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Johanne is a Danish psychologist trained in behavioral methods and the co-founder of It's Complicated. She completed her education as a psychologist at the University of Copenhagen in 2013, with a master's degree and experience within the fields of narrative therapy, cognitive-behavioral therapy and acceptance and commitment therapy (ACT).

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Last Updated on October 13, 2023 by It’s Complicated

I didn’t get my driver’s license before I absolutely had to, which was a couple of years ago. During lessons, I was so bad at everything required to learn the art of driving stick (this is Denmark, so people are still driving stick, lol): Combining the sequence of hand and foot movements, while maintaining situational awareness and making quick, astute decisions to keep up with the pace and avoiding confrontation. I sucked at it all. So much so, that it took me a year and a half, along with three different instructors, to finally earn my license, and I’ve forced myself to forget how much the extra lessons ended up costing me.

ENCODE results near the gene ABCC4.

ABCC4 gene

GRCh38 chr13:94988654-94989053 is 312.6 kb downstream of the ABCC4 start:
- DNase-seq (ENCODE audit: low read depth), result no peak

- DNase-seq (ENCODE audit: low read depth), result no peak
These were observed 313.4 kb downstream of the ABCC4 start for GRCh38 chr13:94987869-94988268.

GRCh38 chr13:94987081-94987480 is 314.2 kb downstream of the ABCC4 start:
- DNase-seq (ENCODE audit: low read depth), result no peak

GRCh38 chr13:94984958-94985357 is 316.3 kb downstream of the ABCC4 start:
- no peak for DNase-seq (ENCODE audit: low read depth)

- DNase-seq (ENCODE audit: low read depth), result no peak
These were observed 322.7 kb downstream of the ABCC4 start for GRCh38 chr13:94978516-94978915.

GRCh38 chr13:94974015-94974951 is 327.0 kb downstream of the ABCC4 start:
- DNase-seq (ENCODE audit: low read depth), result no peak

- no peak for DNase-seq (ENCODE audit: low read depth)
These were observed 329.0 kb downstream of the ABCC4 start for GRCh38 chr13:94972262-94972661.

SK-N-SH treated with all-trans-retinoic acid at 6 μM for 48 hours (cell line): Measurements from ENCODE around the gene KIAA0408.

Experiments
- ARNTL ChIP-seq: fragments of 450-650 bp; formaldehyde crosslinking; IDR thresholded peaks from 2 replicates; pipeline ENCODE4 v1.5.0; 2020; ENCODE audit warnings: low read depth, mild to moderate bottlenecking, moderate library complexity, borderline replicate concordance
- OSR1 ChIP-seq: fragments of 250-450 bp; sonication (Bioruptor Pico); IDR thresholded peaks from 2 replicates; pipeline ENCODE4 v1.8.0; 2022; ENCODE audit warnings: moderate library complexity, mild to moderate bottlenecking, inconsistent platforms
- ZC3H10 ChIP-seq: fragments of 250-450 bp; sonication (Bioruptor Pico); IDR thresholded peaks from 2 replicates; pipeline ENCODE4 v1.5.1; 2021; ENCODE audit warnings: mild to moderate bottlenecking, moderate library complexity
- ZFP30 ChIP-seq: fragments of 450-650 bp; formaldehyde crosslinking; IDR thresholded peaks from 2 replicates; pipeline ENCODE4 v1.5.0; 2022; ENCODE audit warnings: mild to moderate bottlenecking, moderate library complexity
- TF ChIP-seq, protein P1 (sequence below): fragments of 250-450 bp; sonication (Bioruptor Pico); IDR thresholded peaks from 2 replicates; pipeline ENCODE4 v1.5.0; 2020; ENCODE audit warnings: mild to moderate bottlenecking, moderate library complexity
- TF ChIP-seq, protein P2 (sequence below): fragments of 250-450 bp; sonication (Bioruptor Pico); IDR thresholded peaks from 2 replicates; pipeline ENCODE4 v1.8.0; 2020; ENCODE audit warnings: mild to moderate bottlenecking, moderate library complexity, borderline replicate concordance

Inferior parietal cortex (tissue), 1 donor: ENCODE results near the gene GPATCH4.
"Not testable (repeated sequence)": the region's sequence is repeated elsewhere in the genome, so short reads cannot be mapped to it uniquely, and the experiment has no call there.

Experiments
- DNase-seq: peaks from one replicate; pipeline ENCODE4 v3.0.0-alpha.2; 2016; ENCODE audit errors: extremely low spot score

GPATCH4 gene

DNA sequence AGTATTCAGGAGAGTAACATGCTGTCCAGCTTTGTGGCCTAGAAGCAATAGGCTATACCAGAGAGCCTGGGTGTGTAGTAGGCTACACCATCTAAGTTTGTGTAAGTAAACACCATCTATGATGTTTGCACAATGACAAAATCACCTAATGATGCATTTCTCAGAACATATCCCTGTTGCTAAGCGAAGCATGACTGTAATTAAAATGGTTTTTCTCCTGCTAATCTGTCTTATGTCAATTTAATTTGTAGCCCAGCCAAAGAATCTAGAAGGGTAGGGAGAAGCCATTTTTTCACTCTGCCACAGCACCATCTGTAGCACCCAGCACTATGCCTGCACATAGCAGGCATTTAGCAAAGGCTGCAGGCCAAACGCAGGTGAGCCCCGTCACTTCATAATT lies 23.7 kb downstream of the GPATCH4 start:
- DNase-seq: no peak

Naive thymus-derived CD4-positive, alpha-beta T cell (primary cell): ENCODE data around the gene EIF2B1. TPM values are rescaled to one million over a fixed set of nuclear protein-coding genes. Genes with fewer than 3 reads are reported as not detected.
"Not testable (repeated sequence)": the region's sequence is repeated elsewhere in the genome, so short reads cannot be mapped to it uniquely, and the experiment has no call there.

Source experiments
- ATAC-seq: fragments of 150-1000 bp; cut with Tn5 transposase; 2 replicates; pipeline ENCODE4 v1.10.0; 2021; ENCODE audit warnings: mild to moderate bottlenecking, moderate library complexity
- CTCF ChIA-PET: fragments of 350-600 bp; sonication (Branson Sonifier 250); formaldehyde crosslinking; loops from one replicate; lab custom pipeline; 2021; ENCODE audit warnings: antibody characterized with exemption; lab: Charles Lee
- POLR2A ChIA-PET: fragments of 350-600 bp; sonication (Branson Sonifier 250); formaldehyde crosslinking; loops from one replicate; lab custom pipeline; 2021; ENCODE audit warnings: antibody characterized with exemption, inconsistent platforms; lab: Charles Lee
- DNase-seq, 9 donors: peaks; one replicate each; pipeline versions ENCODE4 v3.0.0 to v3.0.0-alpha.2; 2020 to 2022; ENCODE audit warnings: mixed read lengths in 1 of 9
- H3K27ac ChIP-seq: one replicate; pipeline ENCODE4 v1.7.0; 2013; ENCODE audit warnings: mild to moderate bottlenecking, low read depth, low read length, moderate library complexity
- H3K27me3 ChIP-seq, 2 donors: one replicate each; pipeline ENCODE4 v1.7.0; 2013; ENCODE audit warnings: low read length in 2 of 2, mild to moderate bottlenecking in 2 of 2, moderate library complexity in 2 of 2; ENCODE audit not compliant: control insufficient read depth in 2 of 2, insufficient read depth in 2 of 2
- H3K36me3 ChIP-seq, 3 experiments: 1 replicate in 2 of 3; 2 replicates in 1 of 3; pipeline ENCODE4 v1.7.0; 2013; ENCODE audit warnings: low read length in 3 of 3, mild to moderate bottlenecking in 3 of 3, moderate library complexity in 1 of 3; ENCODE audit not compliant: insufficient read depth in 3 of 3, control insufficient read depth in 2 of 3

I’m approaching my one-year anniversary as a driver, and it’s still the activity that triggers the most visceral anxiety in me. Each time I drive, which is about twice a week, my palms become sweaty, my heart races and the thought of being responsible for a one-ton vehicle weighs heavily on me. I worry about the potential harm I could cause or the risk of annoying others with my overly cautious driving.

However, I might just have experienced a breakthrough. Not in my actual driving capabilities or confidence, but in my understanding of why I struggle.

The realisation came when I played PlayStation for the first time in 20 years and noticed the exact same physiological symptoms that I get when driving: Adrenaline surging and hands dripping from sweat.

Reflecting on the connection, I believe these similar bodily reactions stem from my lack of experience with activities involving mind-body coordination. I’ve never been into gaming, sports haven’t been my thing, and I typically avoid tasks that don’t come naturally to me. So, at 34, I’m plagued by anxiety and sweat attacks both behind the wheel and while gripping a PS controller.

I don’t mind being confronted with my own weaknesses and shortcomings though. It serves as a reminder that we all share a common journey when it comes to the fundamental building blocks of learning. It reinforces the idea that gradual exposure, stepping outside our comfort zones while treating ourselves with kindness, is the formula for growth.

And so, it seems I need to carve out time in my self-care routine for sessions with my household’s newly acquired Playstation.

…btw this is how tense I look when I’m behind the wheel 😳😅

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